The project is still ongoing, and it will be shown in phases. So there is still a large part that is not finished yet. I think the most important part of this work is the collaborations at all levels—I work with tech companies, and of course with BMW. It is only possible to complete this artwork with all these collaborations, and there will be more collaborators joining in the near future.
Dance is also a major component of this project. When did you first develop an interest in exploring dance in your work?
I have been extremely sensitive towards dance and music. My first use of dance was in my work LuYang delusional mandala in 2015. I used software like MikuMiku Dance to create some dance-related artwork, and did several real-time motion-capture performances. Since LuYang delusional mandala, dance has existed through my artistic career.
This project involved in-person interactions, as well as virtual interactions. What interests you about working in both realms?
I have a huge interest in the extreme training of the human body. However, there aren’t many human beings that can train their bodies to extremity. With motion capture, we can collect movement data from masters who train their bodies into the extreme, and use this data in the digital world. So the skills that we cannot realize in reality [can] be done in the virtual world.
How did your collaboration with BMW evolve?
Being awarded the BMW Art Journey [award] at Art Basel 2019 was the beginning of my work with BMW. No matter before or during the pandemic, BMW has given the project generous support [by enabling the journey] and [supporting the] virtual development [of the work] after data gathering [was done]. BMW is a very serious listener to the artist’s idea, and they give artists completely free space, as well as help and support to the greatest extent.
What do you want to explore next in your practice?
I have been working with game engines throughout recent years, so the use of game engines and related technologies is the general direction of my future creations.
What about the intersection of art and technology is interesting to you?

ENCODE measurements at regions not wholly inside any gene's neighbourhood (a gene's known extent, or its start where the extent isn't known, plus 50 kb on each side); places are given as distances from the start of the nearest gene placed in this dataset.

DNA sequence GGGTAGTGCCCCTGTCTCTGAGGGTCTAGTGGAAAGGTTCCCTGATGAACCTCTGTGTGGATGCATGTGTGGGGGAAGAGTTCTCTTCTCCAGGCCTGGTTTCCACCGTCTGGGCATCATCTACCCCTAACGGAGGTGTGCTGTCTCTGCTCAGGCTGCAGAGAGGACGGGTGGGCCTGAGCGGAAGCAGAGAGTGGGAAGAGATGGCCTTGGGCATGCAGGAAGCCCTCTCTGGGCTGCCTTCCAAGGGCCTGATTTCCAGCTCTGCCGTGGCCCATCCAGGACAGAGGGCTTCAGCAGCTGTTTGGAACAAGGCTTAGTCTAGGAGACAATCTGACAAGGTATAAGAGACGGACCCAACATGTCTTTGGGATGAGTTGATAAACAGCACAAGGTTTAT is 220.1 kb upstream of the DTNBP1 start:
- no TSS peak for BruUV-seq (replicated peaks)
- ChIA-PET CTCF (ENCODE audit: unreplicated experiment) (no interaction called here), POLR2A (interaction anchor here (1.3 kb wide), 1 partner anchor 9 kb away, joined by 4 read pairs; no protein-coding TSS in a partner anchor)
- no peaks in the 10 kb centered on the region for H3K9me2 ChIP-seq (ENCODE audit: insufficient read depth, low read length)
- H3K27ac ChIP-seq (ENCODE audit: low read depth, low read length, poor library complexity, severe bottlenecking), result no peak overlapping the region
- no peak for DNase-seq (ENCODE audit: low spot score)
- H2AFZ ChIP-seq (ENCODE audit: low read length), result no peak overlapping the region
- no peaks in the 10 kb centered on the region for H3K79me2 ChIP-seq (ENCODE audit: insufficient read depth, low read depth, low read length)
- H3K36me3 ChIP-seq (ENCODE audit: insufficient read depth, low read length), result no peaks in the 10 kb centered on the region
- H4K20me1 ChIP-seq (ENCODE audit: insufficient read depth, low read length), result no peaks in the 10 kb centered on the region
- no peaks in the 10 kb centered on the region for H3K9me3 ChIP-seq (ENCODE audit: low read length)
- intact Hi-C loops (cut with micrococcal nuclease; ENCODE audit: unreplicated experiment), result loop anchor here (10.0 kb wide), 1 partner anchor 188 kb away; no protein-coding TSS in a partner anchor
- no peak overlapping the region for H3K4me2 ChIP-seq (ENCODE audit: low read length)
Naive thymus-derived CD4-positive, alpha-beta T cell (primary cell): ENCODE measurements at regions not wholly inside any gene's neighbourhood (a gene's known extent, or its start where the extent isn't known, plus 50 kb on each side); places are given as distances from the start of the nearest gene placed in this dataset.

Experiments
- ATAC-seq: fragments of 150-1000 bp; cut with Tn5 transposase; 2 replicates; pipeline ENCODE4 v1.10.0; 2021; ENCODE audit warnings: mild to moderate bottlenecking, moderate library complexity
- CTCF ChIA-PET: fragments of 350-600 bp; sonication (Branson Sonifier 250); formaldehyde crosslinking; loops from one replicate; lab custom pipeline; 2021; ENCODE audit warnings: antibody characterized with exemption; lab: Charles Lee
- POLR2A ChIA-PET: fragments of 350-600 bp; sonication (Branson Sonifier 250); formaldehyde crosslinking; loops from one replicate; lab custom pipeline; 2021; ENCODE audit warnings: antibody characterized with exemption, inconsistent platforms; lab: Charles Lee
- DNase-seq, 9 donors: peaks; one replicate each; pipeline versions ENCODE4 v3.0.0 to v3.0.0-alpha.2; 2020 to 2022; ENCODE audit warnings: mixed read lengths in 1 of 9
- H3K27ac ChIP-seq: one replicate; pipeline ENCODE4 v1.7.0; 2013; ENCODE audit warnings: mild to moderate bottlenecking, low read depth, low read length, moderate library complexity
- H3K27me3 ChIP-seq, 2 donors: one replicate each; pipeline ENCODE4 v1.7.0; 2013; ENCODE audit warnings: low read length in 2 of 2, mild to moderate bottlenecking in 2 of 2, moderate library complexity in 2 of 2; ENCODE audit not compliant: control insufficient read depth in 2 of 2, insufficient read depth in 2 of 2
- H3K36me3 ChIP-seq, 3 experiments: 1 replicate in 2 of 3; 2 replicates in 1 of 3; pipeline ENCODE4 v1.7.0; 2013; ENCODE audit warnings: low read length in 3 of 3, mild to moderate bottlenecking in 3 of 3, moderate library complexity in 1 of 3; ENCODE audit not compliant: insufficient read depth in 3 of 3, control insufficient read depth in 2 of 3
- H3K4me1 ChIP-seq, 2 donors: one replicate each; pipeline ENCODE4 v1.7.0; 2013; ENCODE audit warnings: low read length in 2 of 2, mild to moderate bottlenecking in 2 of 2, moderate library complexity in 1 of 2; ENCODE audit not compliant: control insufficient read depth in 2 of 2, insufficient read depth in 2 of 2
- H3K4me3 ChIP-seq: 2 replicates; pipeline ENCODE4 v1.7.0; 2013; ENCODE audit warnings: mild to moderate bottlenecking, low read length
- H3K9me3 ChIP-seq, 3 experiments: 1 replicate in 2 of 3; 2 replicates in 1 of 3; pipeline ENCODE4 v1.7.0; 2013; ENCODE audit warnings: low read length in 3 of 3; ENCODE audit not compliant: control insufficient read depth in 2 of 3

The role of technology in my work is as a medium and a method. The meaning of technology is similar to that of a painter who created work with brushes hundreds of years ago. What technology wants to express is always the core content that I want to wrap in my practice, but these core contents are not separated from all the thoughts that human beings have been thinking about for a long time. Technology helps me express my works more conveniently and quickly.
What has 2020 taught you, both personally and professionally?
To live in the present.
What are you most looking forward to in the new year?
I’m hoping that the COVID-19 vaccine will be universally effective, the virus and pandemic will dissipate, and that world peace will prevail.
The Augmented Reality Experience is available on Acute Art App. To experience the work:
- Scan the QR code using your smartphone and download the Acute Art app via the App Store or Google Play.
- Open the Acute Art app and select “Lu Yang.”
- Select Gigant DOKU and then the “place” button.
- Point your phone towards the floor and tap to place the work. Drag your finger across the screen to rotate it.
The Acute Art app uses cutting-edge technology that works best on high-end phones with the latest software. The devices supported are iPhone X or above, and Samsung Galaxy S8 or equivalent. The app requires a phone with a minimum of 4GB of memory and Apple iOS 11 or Android 8.0 Oreo (API 24) operating system.